include these items it their city design:
A street design, such as the grid system used in New York City
A plan for infrastructure-electricity, plumbing, garbage disposal, etc.
Places for people to live
Places for people to work
Restaurants, movie theaters, sports and concert arenas, and other places for
entertainment
Parks and other recreational areas
5. Provide each group with an iPad to log onto the website to design their city. The students may also use
the poster paper and markers to collaborate ideas before beginning.
6. During the next class, have the groups share their city designs and discuss the students' ideas. Ask: How
did each group fit in all the necessary elements? Do people have enough room to live and work
comfortably?
7. Ask students to name some of the problems associated with cities, such as crime. Looking at their
designs, can they see any contributing factors for these problems? (For example, overcrowding or
competition for goods and services.) Show students "The First American Gangsters" segment in the
Urban Growth in America program.

Risk Management: Students with epilepsy or any other issues associated with prolonged screen time
will be monitored. There are no other risks involved.

Language Function: Throughout the class period I will be the example of proper terminology and
English. Before, during and after the class period I will engage the students on their experience with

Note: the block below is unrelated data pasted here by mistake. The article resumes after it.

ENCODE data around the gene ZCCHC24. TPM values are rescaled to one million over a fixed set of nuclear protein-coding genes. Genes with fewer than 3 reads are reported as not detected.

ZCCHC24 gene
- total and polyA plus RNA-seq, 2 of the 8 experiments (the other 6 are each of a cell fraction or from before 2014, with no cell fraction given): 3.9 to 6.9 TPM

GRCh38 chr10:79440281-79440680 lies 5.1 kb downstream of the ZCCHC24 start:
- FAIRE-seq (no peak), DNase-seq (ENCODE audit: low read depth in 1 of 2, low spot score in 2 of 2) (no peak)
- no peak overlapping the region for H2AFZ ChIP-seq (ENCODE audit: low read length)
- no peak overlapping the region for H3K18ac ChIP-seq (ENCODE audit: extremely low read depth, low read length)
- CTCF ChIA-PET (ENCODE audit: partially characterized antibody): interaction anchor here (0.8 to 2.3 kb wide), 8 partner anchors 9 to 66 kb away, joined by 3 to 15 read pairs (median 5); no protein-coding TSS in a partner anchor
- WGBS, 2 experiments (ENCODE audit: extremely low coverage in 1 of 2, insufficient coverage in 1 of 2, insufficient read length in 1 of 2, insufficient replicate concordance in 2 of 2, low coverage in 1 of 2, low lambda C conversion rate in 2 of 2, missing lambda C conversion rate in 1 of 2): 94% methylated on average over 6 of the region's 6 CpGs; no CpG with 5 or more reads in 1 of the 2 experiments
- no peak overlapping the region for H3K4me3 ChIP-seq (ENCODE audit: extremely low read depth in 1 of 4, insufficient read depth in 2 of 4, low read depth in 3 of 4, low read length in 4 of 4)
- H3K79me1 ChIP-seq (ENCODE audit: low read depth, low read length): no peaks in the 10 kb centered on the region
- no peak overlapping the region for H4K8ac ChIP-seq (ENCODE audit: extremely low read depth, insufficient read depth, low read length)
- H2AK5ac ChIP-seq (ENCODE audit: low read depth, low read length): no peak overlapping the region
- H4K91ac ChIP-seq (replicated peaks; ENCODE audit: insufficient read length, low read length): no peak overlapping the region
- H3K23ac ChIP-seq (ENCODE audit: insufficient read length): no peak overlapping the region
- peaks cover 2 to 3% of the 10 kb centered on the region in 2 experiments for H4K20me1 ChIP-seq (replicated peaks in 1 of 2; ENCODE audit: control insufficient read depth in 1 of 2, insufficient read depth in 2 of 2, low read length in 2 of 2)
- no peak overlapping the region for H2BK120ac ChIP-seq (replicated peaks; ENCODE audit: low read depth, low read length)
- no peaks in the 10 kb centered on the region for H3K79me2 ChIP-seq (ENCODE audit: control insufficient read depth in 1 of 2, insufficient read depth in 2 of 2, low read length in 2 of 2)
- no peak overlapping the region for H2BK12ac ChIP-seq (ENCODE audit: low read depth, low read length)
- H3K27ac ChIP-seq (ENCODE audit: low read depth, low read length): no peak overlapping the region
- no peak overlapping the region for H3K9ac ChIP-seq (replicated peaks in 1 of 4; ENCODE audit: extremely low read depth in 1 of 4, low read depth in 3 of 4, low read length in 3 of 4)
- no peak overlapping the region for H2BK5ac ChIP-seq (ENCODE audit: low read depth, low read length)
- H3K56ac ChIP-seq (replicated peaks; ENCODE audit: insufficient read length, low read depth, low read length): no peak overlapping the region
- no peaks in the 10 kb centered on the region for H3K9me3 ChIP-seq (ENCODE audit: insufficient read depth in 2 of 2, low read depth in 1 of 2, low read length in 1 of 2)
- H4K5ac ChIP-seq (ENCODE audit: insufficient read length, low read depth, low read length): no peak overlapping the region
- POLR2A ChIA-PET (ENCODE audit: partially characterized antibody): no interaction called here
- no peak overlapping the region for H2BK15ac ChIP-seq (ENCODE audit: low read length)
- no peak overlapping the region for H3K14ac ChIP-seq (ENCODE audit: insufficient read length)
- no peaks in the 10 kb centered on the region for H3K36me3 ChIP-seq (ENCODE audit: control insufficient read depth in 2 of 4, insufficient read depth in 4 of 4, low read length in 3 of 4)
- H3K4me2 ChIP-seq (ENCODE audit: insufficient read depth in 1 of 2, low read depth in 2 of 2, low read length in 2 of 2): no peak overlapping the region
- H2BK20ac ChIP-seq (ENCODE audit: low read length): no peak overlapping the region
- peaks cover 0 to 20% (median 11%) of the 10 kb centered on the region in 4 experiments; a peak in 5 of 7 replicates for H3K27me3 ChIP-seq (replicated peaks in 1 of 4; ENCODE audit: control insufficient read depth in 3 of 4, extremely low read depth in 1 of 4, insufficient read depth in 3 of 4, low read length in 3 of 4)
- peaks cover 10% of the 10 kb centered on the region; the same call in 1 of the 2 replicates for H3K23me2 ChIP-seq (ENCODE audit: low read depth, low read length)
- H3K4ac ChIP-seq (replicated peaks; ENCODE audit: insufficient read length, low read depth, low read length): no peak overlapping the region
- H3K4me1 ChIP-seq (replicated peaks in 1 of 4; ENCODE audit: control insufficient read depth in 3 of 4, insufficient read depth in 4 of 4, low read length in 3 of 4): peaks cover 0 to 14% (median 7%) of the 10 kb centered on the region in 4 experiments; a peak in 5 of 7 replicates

designing their own cities. During the class period I will ask questions incorporating the academic
language such as: What is infrastructure and why is it important? Does your city account for
population growth? Will your city have public transportation? Is your city more urban or suburban?
How can you compare your planning experience to the early developers of New York City?

Lesson Plan

Before: As the students walk in, I will have a bellringer written on the board. The students will be
expected to have the question answered on their paper by the time the bell rings. It will state: What
key components do you think go into planning a city? Which is the most important? I will briefly inquire
their answers to promote a short class discussion. Then I will introduce the lesson of urbanization.

During: During the lesson, I will show them several videos from the Urban Growth in America program.
After each video, I will promote a short class discussion on each video in order to ensure that the
students are alert and understanding of the content. Some questions I will ask include: What was
effective about the planning of New York City? What could have been different to improve
industrialization? I will explain the details of the activity, and then divide the students in to pre-selected
groups. As the students work on their activity, I will walk around to encourage discussion and ask